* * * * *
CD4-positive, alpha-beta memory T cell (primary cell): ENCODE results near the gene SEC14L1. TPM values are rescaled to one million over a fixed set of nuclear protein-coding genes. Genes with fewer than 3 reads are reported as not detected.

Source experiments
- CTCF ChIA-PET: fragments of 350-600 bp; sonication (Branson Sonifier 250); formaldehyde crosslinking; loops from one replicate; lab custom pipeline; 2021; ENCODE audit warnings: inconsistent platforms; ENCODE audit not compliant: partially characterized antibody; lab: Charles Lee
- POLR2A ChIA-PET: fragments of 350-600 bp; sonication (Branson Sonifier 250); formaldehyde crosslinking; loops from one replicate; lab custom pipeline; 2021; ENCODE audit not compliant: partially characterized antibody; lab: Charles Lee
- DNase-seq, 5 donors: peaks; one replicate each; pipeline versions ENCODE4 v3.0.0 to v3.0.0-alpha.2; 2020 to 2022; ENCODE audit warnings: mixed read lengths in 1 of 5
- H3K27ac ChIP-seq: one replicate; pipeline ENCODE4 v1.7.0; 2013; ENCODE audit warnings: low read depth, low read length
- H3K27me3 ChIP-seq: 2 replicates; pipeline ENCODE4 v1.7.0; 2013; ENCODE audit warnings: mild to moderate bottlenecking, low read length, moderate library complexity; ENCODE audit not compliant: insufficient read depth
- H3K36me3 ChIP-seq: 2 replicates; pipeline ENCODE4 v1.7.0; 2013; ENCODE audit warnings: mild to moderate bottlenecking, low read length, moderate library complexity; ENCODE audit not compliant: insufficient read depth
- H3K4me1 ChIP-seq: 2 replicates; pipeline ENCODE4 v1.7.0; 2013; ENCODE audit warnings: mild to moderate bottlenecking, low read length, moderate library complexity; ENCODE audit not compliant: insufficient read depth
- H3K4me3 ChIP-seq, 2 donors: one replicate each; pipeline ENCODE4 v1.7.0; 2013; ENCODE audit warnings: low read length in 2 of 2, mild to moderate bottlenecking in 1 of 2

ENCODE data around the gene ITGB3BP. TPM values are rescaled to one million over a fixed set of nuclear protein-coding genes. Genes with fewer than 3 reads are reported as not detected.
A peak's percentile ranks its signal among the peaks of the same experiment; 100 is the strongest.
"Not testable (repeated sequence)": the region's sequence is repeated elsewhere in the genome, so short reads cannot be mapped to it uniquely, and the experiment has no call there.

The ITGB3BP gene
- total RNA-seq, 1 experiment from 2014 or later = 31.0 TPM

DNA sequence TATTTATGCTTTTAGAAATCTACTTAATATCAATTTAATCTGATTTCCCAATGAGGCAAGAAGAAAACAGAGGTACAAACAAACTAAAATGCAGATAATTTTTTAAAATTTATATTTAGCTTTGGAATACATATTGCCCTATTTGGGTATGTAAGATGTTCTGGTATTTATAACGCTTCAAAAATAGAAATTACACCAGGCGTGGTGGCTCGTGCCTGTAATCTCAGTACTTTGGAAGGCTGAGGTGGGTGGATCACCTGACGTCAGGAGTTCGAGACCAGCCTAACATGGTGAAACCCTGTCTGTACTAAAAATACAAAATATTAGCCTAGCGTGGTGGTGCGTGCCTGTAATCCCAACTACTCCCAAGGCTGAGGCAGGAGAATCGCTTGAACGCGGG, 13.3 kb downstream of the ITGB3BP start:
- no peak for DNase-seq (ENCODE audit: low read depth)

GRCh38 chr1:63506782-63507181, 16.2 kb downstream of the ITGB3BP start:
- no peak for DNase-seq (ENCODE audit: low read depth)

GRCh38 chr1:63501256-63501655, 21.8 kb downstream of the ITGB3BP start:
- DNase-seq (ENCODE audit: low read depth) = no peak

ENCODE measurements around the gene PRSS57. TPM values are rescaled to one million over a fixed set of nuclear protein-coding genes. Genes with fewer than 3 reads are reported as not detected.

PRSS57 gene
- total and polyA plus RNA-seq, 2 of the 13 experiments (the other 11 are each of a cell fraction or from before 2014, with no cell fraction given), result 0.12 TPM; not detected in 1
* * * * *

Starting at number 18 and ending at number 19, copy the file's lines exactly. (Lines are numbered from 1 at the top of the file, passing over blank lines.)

GRCh38 chr1:63506782-63507181, 16.2 kb downstream of the ITGB3BP start:
- no peak for DNase-seq (ENCODE audit: low read depth)